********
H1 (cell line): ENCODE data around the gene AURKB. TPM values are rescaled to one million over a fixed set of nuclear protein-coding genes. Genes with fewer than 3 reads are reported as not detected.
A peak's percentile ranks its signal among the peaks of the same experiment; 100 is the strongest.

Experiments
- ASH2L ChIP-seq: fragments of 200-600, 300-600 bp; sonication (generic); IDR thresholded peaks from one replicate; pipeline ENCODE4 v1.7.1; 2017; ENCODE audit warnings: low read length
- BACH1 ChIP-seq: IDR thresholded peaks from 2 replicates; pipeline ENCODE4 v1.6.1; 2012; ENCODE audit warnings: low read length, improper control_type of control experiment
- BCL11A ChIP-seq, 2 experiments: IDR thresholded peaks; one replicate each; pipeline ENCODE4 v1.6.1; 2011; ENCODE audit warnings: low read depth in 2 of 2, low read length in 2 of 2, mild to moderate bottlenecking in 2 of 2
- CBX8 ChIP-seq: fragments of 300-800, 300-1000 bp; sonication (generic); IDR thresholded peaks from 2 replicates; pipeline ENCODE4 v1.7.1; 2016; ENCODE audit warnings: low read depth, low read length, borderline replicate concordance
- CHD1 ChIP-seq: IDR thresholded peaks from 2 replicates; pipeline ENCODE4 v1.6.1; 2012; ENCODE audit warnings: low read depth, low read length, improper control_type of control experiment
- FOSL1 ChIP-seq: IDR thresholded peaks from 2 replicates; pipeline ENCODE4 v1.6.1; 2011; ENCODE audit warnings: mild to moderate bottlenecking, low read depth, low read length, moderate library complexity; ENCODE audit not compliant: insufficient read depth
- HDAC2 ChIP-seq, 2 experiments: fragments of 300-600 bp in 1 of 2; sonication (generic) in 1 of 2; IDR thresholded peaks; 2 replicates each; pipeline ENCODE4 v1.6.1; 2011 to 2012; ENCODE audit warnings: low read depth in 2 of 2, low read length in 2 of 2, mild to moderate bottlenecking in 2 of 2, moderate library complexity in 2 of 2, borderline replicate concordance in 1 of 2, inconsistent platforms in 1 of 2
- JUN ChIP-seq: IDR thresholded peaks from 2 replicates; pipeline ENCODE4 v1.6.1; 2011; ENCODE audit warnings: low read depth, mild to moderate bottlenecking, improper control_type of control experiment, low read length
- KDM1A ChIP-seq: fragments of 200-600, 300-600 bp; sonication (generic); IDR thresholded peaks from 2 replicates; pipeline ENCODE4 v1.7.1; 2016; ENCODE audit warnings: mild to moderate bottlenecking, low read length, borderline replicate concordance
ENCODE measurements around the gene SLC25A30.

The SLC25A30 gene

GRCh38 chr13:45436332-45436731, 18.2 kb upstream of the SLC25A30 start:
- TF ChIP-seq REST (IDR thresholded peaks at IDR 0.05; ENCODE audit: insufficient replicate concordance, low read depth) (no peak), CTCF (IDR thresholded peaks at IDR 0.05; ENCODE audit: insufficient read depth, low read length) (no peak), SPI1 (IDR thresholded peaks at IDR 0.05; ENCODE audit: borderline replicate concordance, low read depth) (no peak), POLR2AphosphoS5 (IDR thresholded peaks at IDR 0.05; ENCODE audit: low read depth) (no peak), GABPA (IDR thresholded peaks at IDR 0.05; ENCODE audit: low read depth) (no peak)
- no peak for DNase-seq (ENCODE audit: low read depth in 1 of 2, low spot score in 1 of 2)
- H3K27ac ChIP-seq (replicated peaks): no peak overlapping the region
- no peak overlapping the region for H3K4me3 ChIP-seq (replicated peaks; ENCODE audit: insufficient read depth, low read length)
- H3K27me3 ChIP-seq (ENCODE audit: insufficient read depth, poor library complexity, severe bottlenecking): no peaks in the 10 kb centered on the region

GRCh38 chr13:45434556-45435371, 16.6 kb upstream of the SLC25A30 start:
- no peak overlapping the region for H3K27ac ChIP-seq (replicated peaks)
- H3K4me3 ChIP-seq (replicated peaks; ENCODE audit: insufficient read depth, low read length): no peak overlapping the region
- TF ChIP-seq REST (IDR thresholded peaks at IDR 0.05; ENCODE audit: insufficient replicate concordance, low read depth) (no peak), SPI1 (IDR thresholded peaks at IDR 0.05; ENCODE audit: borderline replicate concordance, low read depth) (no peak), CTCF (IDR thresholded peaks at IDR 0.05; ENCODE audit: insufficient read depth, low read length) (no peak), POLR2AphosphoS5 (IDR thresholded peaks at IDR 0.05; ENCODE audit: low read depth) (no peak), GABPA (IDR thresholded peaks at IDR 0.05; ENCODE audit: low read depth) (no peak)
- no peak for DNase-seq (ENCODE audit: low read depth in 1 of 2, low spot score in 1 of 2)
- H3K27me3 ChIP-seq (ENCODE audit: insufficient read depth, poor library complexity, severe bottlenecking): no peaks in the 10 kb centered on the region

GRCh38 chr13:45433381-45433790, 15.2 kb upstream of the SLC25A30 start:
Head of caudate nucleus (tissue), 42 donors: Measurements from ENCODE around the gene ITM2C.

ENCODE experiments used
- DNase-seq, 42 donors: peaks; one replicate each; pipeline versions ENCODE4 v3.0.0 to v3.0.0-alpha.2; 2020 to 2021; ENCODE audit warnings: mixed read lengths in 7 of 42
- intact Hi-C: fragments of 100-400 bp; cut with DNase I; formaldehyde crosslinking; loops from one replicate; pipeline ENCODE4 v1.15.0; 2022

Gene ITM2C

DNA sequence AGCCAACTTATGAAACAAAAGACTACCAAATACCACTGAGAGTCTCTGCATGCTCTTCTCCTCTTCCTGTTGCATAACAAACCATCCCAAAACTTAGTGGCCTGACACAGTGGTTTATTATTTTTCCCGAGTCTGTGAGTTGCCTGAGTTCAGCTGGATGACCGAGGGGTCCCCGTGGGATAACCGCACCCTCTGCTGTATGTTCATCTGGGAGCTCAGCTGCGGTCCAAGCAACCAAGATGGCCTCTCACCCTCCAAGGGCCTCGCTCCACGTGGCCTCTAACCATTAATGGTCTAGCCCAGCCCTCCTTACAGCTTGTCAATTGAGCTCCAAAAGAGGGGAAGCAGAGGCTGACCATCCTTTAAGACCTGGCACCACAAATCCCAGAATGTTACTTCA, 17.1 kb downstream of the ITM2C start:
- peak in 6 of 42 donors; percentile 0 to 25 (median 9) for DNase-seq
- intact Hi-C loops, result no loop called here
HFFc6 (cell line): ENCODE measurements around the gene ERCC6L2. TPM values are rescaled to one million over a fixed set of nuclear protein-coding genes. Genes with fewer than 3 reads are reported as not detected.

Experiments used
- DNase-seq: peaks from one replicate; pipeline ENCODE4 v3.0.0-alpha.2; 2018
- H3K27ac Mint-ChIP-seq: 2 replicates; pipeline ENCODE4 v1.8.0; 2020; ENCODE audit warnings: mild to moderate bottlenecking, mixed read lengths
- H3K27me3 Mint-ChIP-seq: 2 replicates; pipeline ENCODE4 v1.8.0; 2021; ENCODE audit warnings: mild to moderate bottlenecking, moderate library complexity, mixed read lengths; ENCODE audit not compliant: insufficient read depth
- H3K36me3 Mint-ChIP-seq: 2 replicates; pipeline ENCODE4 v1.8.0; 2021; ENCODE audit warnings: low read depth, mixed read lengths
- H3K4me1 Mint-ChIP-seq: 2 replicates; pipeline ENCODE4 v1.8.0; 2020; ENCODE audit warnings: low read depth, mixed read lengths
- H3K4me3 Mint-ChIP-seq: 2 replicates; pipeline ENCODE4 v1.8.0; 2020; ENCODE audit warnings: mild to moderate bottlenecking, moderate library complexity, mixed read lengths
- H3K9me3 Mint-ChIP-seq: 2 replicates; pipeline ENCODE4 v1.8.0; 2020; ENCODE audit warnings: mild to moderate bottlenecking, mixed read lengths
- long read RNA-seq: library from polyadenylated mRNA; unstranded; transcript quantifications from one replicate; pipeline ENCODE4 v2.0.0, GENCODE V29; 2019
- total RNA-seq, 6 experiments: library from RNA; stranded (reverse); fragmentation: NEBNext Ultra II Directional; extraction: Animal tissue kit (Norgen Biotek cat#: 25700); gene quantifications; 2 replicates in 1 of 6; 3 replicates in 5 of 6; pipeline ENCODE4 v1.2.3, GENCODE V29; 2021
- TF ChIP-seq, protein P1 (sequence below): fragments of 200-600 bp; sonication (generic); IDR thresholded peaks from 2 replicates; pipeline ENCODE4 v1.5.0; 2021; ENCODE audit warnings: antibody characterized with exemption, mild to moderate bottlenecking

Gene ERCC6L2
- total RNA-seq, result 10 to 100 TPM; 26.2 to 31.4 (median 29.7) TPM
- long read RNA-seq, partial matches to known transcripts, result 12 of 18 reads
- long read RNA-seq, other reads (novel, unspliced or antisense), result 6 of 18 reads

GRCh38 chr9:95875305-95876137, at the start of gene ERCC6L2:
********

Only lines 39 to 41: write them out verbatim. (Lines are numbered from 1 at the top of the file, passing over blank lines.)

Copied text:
- H3K27ac Mint-ChIP-seq: 2 replicates; pipeline ENCODE4 v1.8.0; 2020; ENCODE audit warnings: mild to moderate bottlenecking, mixed read lengths
- H3K27me3 Mint-ChIP-seq: 2 replicates; pipeline ENCODE4 v1.8.0; 2021; ENCODE audit warnings: mild to moderate bottlenecking, moderate library complexity, mixed read lengths; ENCODE audit not compliant: insufficient read depth
- H3K36me3 Mint-ChIP-seq: 2 replicates; pipeline ENCODE4 v1.8.0; 2021; ENCODE audit warnings: low read depth, mixed read lengths